Published March 15, 2018, in the Outer Banks Voice.
By Rob Morris
Businesses, renters and residents who lost power last summer after a transmission line was cut during construction of the new Bonner Bridge could get a share of $10.35 million under a preliminary settlement pending in federal court.
The settlement, which still needs final approval in U.S. District Court, calls for payouts from PCL Civil Constructors of $8.1 million to businesses and $2.25 million to permanent residents and renters.
Separate actions by numerous plaintiffs were consolidated last year into a class-action suit that led to the agreement.
Electrical power was cut July 27 when the company building the replacement for the 50-year-old bridge drove a steel casing into the electrical transmission system running underground on the Pea Island side of Oregon Inlet.
Casings are giant tubes that enclose individual concrete pilings to keep them in position during installation. Workers were setting aside the casing for future use by driving it partially into the ground.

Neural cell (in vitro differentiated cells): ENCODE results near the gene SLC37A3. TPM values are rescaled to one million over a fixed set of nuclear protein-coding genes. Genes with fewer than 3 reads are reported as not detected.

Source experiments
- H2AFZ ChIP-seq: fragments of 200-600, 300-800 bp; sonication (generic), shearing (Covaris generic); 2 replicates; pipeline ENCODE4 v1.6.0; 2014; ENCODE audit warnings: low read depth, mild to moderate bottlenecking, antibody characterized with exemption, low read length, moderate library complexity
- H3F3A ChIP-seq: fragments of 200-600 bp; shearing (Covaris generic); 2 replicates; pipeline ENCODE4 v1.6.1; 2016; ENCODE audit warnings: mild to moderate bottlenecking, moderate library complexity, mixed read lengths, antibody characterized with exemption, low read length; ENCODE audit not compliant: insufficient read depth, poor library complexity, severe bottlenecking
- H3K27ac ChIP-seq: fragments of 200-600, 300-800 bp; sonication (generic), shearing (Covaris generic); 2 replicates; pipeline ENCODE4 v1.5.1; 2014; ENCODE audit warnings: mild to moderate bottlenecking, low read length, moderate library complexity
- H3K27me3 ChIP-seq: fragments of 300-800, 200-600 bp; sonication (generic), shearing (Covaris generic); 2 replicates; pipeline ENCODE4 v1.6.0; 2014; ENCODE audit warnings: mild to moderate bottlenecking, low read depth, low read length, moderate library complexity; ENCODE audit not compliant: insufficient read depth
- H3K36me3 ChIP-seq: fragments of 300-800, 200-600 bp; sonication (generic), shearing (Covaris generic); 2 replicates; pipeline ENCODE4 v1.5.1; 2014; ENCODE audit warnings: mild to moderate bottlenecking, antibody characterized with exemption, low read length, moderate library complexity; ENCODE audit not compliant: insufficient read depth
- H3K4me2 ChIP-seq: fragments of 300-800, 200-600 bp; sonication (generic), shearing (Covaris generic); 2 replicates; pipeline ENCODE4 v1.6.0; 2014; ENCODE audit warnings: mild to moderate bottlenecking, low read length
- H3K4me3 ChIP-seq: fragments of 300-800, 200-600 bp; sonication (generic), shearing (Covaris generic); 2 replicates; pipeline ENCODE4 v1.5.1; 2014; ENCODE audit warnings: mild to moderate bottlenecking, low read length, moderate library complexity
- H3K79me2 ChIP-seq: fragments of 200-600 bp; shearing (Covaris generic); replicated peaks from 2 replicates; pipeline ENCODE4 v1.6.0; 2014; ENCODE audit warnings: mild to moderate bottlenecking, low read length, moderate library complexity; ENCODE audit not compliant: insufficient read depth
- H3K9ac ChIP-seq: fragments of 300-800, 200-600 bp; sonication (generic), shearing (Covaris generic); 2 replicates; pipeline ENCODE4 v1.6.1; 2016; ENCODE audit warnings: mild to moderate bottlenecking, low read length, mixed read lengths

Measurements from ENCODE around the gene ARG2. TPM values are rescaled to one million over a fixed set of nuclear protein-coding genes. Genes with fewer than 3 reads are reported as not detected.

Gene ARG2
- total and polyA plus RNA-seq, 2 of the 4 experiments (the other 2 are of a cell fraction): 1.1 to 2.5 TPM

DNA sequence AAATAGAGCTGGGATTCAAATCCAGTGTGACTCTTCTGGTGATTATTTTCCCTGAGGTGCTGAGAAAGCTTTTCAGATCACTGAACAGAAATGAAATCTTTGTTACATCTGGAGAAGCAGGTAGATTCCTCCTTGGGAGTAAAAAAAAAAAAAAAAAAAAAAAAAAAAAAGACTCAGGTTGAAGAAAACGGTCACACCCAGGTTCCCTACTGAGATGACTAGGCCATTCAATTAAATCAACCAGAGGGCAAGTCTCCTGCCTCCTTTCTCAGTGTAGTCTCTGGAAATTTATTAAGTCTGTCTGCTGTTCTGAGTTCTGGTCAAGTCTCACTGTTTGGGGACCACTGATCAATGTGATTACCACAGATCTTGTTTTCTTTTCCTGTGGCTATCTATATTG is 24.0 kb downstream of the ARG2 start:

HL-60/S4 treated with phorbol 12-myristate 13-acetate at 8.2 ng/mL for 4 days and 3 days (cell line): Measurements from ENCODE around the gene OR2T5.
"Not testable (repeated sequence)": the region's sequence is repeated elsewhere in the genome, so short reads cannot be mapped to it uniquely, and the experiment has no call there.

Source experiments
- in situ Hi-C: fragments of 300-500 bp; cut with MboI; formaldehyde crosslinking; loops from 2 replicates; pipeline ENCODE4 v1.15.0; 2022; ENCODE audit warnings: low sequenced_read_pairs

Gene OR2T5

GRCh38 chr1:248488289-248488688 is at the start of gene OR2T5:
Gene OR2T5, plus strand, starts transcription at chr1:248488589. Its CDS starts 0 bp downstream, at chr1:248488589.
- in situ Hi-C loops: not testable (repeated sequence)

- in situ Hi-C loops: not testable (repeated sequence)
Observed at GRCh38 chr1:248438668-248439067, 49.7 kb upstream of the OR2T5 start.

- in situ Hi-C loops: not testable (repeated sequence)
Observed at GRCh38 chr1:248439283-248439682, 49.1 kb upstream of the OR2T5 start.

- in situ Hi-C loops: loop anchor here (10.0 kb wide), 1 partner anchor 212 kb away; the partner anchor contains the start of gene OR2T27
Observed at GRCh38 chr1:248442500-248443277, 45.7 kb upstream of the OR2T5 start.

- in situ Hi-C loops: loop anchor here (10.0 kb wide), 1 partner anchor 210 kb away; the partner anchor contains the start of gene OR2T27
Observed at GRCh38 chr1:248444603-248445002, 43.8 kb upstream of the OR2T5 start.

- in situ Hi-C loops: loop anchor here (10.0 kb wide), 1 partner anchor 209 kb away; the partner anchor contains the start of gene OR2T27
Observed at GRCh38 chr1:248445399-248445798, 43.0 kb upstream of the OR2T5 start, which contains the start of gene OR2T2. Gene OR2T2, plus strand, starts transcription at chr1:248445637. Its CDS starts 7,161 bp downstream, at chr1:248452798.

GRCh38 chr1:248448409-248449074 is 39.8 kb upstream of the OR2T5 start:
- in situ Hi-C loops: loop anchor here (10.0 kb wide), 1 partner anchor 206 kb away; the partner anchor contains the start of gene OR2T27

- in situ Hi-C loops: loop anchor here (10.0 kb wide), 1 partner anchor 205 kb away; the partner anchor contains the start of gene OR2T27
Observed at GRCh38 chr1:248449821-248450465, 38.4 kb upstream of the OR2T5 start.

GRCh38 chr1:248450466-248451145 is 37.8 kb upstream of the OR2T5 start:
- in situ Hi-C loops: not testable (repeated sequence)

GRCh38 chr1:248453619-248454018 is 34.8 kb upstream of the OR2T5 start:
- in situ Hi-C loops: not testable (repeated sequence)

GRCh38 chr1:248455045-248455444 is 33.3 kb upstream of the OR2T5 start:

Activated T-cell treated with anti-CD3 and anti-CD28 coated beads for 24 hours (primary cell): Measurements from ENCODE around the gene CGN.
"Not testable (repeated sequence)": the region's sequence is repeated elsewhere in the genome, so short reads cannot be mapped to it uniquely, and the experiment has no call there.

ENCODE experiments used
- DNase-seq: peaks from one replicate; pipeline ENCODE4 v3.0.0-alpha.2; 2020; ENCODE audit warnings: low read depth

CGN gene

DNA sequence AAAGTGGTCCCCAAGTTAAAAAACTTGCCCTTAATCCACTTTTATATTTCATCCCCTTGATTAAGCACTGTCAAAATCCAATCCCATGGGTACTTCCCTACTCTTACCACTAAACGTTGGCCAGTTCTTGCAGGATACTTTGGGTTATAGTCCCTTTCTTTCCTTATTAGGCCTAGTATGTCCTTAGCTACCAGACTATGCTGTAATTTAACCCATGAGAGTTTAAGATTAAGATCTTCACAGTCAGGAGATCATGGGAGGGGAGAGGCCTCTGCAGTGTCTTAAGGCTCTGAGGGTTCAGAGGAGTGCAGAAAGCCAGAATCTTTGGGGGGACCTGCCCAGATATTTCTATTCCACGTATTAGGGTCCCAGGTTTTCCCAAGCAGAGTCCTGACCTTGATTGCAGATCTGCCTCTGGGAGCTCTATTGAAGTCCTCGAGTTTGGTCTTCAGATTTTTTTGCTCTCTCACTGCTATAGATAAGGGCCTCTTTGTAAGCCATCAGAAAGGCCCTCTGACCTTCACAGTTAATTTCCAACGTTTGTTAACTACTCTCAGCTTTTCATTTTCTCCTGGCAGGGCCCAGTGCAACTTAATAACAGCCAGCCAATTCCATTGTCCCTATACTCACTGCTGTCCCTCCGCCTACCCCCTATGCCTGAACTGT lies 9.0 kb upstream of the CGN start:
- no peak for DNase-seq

After the power went out, Dare and Hyde counties ordered mandatory evacuations of visitors during one of the busiest times of the tourist season.
Electricity was restored eight days later after Cape Hatteras Electric Cooperative bypassed the underground section with overhead wires.
The settlement also calls for the company to pay up to $100,000 in court costs. It caps attorney’s fees at $3.4 million.
Court papers named a firm to handle notices of the settlement and to set up a website for posting information and downloading claim forms. An administrator was named to handle claim forms and certify if an applicant qualifies for payment and how much.
Potential claimants can also file a request for an exclusion. Otherwise, they will not be able to pursue their own legal action once the deal is finalized, according to the settlement.
“The settlement agreement is the result of extensive arm’s-length negotiations by experienced counsel over the course of three days of mediation and assisted by experienced mediator Donald H. Beskind,” court papers filed March 9 said.